Papamoka at Papamoka Straight Talk reveals that he is a devoted Catholic, a compassionate Democrat, and an unrepentant liberal. He sees no contradiction. For some reason he seems not to realize that the love shown by Jesus is combined with a hatred of gays and anti-colonial Kenyans who pretend to be President. T. Paine will have to explain it to him. Papamoka will be wise to bring an umbrella.
Since Wisconsin Governor Scott Walker survived the recall effort he has become a conservative hero to the point of near worship. James Wigderson explains that a conservative opponent from before Governor Walker's ascendance to Olympian heights now suffers from his unknowing heresy. Republican primaries have been really mean in the last couple of years. In this case a conservative Republican thinks he is about to eat a live kitten and finds himself caged in with a mountain lion. Kind of like Colonel Sanders getting to heaven and discovering God in the form of a chicken. Sorry, Lord. I'll stay for two services tomorrow morning. Promise.
Max's Dad watches Chik Fil A eat ins in awe. He passes harsh judgement on all us dumb as nails Christians. Uh. Excuse me, my brother. May I suggest a few small exceptions?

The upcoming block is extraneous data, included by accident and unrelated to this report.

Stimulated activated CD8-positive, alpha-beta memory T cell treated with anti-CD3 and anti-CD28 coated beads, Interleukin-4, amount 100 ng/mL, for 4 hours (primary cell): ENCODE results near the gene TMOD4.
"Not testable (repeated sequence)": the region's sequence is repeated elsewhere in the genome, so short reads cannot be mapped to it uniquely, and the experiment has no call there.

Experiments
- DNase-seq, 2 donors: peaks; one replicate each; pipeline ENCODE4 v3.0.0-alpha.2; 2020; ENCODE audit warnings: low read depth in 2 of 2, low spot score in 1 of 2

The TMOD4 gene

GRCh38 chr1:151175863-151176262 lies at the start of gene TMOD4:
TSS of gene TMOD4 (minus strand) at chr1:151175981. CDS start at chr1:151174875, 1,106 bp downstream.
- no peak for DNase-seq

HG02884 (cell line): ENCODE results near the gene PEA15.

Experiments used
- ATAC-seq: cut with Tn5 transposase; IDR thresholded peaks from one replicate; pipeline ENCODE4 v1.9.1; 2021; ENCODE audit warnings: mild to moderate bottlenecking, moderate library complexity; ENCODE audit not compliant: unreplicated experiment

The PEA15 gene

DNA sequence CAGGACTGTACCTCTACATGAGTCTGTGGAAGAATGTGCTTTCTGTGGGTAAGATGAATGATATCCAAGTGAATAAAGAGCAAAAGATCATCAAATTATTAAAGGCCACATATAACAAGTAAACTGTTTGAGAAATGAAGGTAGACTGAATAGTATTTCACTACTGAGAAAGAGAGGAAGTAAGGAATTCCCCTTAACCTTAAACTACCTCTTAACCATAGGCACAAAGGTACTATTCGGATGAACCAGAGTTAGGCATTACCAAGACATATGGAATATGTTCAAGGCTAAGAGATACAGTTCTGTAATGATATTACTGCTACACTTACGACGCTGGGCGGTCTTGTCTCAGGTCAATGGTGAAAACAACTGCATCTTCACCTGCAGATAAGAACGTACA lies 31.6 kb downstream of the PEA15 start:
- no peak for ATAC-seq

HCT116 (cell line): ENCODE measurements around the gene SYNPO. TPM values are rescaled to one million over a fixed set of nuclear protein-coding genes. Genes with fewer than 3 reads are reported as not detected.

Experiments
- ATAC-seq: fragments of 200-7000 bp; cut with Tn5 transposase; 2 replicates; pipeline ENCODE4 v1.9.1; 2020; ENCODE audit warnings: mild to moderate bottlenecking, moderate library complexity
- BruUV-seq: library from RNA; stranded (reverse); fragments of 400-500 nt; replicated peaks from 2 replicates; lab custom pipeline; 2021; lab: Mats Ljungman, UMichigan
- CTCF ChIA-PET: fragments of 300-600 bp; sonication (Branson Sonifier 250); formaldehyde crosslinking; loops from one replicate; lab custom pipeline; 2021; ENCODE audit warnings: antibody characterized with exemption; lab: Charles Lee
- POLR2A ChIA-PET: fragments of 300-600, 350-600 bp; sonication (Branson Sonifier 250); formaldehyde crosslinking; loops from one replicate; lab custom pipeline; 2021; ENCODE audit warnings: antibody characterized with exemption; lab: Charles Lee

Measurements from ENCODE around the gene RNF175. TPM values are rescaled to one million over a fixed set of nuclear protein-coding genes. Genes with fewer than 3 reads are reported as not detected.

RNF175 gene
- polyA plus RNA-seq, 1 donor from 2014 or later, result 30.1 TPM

PZ Myers, writing for Pharyngula, is a committed atheist who attends all the club meetings. He notices a preponderance of aging white males as speakers. He pushes for more diversity at gatherings of atheists but seems to get some push back. I dunno. My modest proposal would be to consider a religious speaker or two? Just a thought. I've suggested to the pastor that a presentation by an atheist, perhaps a debate, might be worthwhile. Seems to be some hesitation there.
Well, even at my age you can learn something new. At Why do we have to do this, Sir? our aspiring religious leader tells of interminable ritual-heavy musical productions that some church baptisms have become. Imagine avoiding baptisms.
Caroline Taylor, a thoughtful citizen at Mad Mike's America, channels Neil Steinberg of the Chicago Sun Times. Steinberg never really liked Mr. Rogers' Neighborhood as a kid, but a viral remix on youtube has him remembering his days at age 5.
Vincent of A wayfarer's notes counts his blessings, mostly people, and thanks them individually. This has been done before and usually comes off as entertaining as a shopping list. But Vincent has a gift, and his list is uplifting and moving, a long way from boring.